Topic: Value Stocks

The cheapest stocks are rarely the best places to put your money

Many of the cheapest stocks are so affordable because they are failing

All investments come with a mix of risk and potential reward. The greatest danger comes when you understand the mechanics of an investment, but you’re missing some of the details. Your understanding of the potential reward can make you greedy, while the gaps in your knowledge limit your natural, healthy sense of skepticism.

It’s important to realize that the cheapest stocks are not necessarily value stocks.


The Profits from Hidden Value

Learn everything you need to know in '7 Secrets to Unlocking Value Stocks' for FREE from The Successful Investor.

Canadian Value Stocks: How to Spot Undervalued Stocks Plus Our Top 4 Value Stock Picks and more.




When you buy the cheapest stocks, they may be worth only what you pay—you can’t negotiate a favourable purchase price

Investors who “bargain shop” for stocks explain that they are simply looking to buy stocks like a smart consumer would buy a car. But they overlook one key difference. Car prices do vary, and some buyers do pay less than others, because they have better bargaining skills and more time to spend shopping around.

However, the stock market is more efficient than the car market, as an economist would put it. You can’t negotiate a favourable price for a stock. To get a lower price, you have to wait for the stock’s price to come down.

Aim for a deal when you buy the cheapest stocks and be left open to a double risk

Two-part investing exposes you to a double risk. Seemingly attractive stocks can drop for months, or even years, before a hidden flaw comes to the surface and explains their weakness.

For that matter, little-noticed stocks sometimes rise for months before the reason for their strength becomes apparent. In a lifetime of investing, you’ll choose both kinds of stocks.

If you always try to buy below the market, you’ll always get a “fill” on stocks with hidden flaws. They’ll always come down into your buying range ….and they’ll keep on falling.

But you’ll never get to buy the other kind of stock—the kind that keeps going up. These stocks will always seem too expensive, and they’ll go on to get even more expensive. But you need a few of these ever-more expensive stocks to offset the losses from those that get cheaper and cheaper.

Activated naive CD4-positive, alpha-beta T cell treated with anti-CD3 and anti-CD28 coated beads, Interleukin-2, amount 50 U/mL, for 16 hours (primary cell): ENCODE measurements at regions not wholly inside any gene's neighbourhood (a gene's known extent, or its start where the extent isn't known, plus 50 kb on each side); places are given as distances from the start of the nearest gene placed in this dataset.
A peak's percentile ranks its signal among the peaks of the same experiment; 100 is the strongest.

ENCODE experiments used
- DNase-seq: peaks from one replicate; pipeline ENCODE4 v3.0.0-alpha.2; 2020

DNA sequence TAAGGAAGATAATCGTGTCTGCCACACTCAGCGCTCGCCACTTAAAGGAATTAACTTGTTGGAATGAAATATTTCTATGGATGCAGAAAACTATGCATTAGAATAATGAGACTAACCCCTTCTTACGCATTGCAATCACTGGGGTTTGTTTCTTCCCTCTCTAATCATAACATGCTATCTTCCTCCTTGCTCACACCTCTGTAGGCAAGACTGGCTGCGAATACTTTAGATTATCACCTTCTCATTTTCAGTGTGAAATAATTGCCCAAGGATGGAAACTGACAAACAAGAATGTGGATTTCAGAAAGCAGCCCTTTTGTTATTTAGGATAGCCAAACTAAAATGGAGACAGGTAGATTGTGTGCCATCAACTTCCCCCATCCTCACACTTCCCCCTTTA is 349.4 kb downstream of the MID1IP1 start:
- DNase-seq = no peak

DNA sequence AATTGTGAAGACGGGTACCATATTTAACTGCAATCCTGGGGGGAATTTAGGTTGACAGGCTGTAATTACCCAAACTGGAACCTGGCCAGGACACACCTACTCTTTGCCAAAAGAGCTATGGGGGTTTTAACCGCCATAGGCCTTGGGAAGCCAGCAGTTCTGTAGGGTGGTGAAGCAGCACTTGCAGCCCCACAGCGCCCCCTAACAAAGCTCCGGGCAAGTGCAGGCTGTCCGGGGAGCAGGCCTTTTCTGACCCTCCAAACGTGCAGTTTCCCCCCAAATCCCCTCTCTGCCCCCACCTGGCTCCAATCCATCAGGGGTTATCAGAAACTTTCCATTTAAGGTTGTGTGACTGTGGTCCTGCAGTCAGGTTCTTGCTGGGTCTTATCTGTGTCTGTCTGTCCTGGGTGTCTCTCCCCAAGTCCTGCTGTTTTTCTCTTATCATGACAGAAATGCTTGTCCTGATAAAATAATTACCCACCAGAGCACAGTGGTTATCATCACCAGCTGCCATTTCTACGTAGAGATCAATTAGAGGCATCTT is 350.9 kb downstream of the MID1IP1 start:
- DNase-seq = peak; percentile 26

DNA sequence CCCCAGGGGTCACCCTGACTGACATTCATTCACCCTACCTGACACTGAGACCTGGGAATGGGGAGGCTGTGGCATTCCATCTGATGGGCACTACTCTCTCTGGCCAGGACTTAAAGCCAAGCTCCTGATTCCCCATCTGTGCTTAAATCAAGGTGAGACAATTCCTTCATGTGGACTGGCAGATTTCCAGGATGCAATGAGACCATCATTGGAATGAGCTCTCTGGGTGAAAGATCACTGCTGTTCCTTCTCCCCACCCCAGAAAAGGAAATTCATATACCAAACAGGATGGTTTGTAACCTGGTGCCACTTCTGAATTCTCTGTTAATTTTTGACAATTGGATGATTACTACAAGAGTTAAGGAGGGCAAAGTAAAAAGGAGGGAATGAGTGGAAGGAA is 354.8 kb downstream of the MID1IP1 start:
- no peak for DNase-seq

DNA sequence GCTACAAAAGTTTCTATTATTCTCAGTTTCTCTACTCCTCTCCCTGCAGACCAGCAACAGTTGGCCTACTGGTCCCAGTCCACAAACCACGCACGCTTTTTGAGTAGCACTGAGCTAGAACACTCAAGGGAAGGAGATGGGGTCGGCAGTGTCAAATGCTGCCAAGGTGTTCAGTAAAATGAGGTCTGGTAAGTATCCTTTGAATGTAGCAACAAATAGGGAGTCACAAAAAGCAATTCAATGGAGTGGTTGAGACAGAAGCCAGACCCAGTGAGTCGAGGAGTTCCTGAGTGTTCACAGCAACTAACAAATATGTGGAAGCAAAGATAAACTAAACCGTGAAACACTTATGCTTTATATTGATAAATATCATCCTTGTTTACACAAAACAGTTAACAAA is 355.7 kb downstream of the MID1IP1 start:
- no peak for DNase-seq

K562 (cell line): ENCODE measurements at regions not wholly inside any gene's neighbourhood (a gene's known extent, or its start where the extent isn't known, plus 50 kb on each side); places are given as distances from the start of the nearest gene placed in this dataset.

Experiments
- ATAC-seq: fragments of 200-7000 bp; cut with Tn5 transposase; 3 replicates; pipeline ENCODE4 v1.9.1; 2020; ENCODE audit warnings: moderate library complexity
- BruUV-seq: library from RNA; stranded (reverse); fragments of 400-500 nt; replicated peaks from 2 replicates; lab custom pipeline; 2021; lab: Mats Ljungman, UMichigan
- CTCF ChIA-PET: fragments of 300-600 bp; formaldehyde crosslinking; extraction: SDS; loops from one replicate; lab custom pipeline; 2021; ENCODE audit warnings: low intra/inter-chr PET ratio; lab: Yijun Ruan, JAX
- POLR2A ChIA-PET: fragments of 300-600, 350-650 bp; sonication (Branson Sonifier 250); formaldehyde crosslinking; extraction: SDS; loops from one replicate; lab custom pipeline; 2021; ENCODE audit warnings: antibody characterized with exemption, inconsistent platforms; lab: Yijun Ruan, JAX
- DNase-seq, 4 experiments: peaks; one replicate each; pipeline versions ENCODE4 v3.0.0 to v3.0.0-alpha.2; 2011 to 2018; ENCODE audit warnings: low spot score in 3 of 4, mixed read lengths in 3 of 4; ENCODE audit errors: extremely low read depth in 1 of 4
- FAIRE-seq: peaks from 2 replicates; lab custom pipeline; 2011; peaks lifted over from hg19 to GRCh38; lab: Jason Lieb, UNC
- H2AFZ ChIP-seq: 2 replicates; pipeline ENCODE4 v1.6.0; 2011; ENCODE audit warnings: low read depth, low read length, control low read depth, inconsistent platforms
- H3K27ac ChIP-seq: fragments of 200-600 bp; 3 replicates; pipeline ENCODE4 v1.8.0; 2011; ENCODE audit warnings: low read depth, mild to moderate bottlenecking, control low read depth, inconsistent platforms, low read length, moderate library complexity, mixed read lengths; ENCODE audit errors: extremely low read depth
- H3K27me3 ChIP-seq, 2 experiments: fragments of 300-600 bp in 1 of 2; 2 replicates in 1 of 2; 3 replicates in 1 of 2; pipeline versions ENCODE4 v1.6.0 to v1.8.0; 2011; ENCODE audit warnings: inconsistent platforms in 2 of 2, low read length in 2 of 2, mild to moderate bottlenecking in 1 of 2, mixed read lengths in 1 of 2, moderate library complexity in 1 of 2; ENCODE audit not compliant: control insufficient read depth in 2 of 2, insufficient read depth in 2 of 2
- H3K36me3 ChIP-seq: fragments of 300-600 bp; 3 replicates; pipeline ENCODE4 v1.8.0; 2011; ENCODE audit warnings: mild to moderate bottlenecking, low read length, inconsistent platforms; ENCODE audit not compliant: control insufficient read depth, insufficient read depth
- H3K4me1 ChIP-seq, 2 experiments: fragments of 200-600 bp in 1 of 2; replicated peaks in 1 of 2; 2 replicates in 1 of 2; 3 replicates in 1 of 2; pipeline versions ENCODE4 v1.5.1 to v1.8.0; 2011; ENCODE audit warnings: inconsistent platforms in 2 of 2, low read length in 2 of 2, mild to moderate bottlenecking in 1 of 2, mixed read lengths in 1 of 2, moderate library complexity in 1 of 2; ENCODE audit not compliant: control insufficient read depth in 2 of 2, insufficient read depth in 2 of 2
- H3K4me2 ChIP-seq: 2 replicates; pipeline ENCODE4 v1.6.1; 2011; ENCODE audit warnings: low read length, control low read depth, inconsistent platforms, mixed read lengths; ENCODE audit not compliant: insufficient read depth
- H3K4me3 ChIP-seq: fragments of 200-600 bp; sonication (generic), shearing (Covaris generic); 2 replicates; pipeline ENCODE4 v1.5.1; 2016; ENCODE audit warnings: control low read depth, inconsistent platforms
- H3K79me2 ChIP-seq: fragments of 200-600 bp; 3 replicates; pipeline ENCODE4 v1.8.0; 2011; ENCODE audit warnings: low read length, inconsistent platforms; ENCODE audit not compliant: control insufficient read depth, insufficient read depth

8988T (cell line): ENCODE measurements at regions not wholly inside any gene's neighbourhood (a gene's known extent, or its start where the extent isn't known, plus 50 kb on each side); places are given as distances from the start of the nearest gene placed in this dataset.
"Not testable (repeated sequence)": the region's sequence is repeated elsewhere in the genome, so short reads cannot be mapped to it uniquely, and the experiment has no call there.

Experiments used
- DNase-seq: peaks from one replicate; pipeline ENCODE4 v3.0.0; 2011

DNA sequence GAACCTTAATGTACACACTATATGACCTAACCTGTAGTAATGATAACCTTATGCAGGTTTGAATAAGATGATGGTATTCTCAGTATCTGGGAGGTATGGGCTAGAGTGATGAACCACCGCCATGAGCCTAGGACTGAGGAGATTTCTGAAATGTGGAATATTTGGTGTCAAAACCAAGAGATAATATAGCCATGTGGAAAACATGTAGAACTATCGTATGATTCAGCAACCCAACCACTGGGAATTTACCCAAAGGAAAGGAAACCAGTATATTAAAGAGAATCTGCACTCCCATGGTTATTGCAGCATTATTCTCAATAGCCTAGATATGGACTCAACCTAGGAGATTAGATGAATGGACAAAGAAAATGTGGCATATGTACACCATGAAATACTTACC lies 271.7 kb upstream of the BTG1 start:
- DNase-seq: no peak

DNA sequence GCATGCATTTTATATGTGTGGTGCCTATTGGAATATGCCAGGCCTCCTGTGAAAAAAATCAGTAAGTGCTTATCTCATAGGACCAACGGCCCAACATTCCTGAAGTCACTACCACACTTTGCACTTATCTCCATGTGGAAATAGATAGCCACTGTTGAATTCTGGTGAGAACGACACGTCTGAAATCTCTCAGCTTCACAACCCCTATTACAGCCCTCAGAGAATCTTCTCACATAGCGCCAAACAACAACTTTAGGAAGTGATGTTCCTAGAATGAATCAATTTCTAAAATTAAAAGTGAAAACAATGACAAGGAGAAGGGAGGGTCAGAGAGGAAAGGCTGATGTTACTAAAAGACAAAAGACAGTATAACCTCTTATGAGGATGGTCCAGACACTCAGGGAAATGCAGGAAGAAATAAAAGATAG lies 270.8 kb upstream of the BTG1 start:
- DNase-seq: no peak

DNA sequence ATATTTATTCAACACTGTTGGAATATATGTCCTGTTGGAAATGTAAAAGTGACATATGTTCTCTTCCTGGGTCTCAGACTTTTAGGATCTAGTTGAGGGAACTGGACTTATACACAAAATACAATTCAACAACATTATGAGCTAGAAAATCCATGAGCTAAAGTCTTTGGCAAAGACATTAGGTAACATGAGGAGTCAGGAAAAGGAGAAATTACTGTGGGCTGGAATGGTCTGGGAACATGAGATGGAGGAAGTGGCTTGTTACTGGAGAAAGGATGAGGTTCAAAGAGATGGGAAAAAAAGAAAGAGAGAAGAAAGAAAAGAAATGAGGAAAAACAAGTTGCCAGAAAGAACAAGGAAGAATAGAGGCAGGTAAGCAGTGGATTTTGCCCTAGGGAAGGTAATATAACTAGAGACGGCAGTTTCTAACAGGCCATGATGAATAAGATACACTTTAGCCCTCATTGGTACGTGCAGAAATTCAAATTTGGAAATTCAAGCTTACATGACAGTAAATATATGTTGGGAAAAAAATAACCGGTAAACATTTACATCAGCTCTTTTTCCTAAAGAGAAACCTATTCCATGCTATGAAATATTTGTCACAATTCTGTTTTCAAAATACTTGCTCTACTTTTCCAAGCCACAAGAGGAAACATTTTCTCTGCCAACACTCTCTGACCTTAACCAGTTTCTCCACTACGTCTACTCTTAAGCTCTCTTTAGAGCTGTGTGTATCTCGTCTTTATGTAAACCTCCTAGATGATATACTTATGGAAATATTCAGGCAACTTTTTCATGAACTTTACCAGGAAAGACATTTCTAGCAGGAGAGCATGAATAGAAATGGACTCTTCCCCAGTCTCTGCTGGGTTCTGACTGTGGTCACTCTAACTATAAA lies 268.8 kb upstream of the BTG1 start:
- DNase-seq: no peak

There’s no easy answer to the buy-now-or-wait dilemma. At times it may pay to hold off—for instance, a company’s stock will often rise when it announces a stock split, then fall after the split takes effect.

In the end, if a stock is truly worth investing in, you should be willing to buy it at current prices, even if that means you run the risk of having to sit through a 5% to 10% setback. Before it slips into its next 5% to 10% setback, after all, it may first go up 50% to 100%.

Finding value stocks instead of the cheapest stocks

Finding top value stocks is among the most profitable strategies of successful investing.

High-quality value stocks are reasonably-priced stocks, if not cheap, in relation to their sales, earnings or assets. Investors hold onto them because they expect that other investors will recognize their value and push up the share price.

High-quality value stocks like these are difficult to find, even when the markets are down. But when you know what stocks to look for, you can discover them.

Identify these safety and financial factors as part of a value investing strategy

  • 5 to 10 year history of profit. Companies that make money regularly are safer than chronic or even occasional money losers.
  • 5 to 10 years of dividends. Companies can fake earnings, but dividends are cash outlays. If you only buy dividend-paying value stock picks, you’ll avoid most frauds.
  • Industry prominence if not dominance. Major companies can influence legislation, industry trends and other business factors to suit themselves. Minor firms, on the other hand, don’t have that power.
  • Geographical diversification. Canada-wide is good, multinational better. There’s extra risk in firms confined to one geographical area.
  • Manageable debt. When bad times hit, debt-heavy companies go broke first.
  • Freedom to serve (all) shareholders. High-quality value stock picks must be free of excess regulation, free of dependence on a single customer, and free from self-dealing insiders or parent companies.

Have you ever sought out the cheapest stocks? How did they perform for you? Share your experience with us in the comments.

Comments

Tell Us What YOU Think

You must be logged in to post a comment.

Please be respectful with your comments and help us keep this an area that everyone can enjoy. If you believe a comment is abusive or otherwise violates our Terms of Use, please click here to report it to the administrator.